Posted: April 19, 2017
The “Communities and Climate Change” research group returning to the Centre after 2 days of conducting surveys. All photos courtesy of Alitza Shutt
The data collection phase of the directed research is over for this semester. It had been a busy two weeks of data collection, which I reckon is the fun part of the directed research process. Now, the challenging part of data analysis and reporting has begun. Students have the next two weeks to work on their final report. When you think about it, this deadline is quite close, as they are also expected to give oral presentations and design posters within the same period. I do not know how they do it, but they never disappoint. In 100% of the cases, they cruise through the process quite successfully, delivering praiseworthy reports.
I am looking forward to reading the reports from my DR groups of students, who are working on the communities and climate change project. The main objective of this project is to determine the local residents’ risk perceptions related to climate change. It is now clear that there is a growing skepticism between climate change science and public opinion. It beggars belief that this skepticism is mostly propagated by people who know little, if anything, about climate science; their only claim to fame being their voice and agency, which they use to leverage public opinion. At the same time, we know that climate science information tends to be limited by the scarcity of comprehensive and relevant data, pertinent to extreme events. For this reason, the issue of climate change remains both contested and polarizing.
Why, then, is risk perception important, one might ask. The thing is, that while the perception of risk is not the same as actual risk (e.g. which could be determined through modelling), it does provide some insight into how people may behave in the event of a climate change induced extreme event, and in the absence of the availability of actual data-sets. Therefore, an understanding of the perception of risk can provide a view into what people value, and what importance they place on certain factors, amidst climate change impacts. Such information is useful in determining how people will recover if these factors are affected during hazard events such as those associated with climate change. The current project is premised on the aforementioned observations.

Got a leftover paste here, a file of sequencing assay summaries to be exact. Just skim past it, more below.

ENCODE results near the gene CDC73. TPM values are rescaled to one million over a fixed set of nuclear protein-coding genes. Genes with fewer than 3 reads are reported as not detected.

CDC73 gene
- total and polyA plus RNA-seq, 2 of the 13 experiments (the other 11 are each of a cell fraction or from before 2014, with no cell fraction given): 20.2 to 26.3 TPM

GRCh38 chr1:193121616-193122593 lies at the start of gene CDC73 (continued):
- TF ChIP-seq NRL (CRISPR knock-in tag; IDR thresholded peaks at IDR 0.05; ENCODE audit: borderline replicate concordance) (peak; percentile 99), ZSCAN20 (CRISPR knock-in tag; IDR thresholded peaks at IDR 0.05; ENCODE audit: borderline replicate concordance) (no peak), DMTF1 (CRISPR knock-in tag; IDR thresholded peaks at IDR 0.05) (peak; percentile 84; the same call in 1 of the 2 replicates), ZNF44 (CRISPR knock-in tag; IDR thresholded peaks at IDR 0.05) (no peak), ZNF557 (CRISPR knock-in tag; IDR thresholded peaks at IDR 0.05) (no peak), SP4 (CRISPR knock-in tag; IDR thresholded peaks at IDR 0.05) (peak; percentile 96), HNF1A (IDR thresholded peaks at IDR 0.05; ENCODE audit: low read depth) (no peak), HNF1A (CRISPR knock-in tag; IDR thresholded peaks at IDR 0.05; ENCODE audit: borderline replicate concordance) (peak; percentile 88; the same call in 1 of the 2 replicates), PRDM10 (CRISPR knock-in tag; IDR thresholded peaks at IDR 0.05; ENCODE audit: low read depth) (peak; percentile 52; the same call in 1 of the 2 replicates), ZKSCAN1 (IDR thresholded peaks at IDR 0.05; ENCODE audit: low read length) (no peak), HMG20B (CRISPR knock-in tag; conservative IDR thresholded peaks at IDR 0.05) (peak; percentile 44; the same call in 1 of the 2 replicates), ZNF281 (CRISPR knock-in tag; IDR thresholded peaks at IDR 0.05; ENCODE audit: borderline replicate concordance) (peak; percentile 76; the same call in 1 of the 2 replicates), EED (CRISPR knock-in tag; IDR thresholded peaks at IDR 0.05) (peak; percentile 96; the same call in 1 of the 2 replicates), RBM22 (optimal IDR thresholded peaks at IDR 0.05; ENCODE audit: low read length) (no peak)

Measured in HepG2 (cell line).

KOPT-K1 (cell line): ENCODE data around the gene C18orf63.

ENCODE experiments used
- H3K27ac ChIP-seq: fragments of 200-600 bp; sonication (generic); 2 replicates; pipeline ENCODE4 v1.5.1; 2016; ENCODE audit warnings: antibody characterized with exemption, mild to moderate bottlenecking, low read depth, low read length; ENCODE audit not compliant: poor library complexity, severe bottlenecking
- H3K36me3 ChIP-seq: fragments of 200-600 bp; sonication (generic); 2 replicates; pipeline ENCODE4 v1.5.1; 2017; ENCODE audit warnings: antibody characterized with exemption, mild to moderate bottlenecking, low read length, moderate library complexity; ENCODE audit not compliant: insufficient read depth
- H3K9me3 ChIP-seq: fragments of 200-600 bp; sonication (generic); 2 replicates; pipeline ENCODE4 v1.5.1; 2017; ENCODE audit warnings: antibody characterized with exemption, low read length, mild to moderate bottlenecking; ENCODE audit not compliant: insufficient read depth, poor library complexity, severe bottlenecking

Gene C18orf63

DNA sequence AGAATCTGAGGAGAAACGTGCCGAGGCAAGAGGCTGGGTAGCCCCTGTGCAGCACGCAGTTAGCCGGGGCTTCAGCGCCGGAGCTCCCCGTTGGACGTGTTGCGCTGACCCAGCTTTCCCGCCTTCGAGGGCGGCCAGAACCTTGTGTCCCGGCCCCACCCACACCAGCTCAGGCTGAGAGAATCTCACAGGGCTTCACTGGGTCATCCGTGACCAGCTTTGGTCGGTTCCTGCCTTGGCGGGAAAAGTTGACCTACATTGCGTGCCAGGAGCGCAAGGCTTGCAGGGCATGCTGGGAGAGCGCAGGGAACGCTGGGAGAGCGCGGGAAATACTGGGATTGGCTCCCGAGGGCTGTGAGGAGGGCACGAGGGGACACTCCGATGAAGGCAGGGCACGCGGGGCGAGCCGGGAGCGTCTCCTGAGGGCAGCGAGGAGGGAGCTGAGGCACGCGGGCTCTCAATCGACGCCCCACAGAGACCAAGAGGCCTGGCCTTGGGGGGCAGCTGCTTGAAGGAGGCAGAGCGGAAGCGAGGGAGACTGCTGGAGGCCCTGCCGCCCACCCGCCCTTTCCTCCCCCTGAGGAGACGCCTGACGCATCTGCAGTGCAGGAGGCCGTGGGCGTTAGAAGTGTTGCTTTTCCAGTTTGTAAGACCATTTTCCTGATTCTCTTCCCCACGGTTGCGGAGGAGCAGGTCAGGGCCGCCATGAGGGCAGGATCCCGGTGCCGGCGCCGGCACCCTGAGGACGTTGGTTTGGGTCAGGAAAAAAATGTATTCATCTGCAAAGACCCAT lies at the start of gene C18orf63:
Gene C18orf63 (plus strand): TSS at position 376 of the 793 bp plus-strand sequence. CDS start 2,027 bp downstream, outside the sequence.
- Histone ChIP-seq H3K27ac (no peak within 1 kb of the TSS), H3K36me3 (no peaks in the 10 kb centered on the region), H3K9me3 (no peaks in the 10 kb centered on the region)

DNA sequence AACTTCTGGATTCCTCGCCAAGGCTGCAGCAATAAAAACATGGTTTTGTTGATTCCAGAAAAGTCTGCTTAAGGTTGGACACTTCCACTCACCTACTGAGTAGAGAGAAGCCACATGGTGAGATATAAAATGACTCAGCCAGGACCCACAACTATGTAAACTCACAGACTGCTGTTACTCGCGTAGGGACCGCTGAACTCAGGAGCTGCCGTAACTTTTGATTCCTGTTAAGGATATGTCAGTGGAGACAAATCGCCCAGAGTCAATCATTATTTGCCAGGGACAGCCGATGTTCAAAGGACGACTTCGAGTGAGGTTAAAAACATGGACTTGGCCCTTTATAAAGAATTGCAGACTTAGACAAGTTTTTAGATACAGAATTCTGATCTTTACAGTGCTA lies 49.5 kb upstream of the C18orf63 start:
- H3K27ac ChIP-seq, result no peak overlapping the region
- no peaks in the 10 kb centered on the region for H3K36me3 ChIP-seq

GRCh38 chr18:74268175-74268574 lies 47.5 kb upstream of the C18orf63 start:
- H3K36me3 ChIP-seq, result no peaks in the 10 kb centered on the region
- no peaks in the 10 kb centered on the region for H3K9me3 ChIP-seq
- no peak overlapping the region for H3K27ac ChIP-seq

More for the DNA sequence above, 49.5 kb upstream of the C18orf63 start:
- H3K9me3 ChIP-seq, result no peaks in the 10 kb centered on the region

In order to gather data for this study, students conducted surveys in Mission Beach, Innisfail, Herberton, Kuranda and Atherton towns within the Wet Tropics region where we are located. For these students, this was not only a time to gather data for their research project, but was also an opportunity to further interact with the local community members. Students have described to me how the interview experiences enriched their learning, as discussions tended to go beyond the scope of the information they were soliciting from the interviewees.
Student Chase Goldston interviewing a resident of Mission Beach
Although the findings of the study will be discussed in the final projects, which are due in two weeks’ time, I could not help noticing how surprised students were by some of the responses to the survey questions. In some cases, they received the most unexpected responses. For example, to the question of whether or not interviewees thought climate change was a threat to the Wet Tropics, a significant number of interviewees said that climate change is not real, that it is conspiracy theory hatched by some countries in order to limit the growth and influence of others (Sounds familiar?). This would hardly be a surprising response if it weren’t given by residents of the Wet Tropics, of Australia, a developed country, for reasons which I won’t discuss here in great detail due to the limited space of this post.
In fact, I have run out of space, but before I go, I would like to announce the winner of Justus award for the most zealous student interviewer………And the award goes to…………SAM PEIKES (SMITH COLLEGE)
Student Sam Peikes preparing to approach a potential interviewee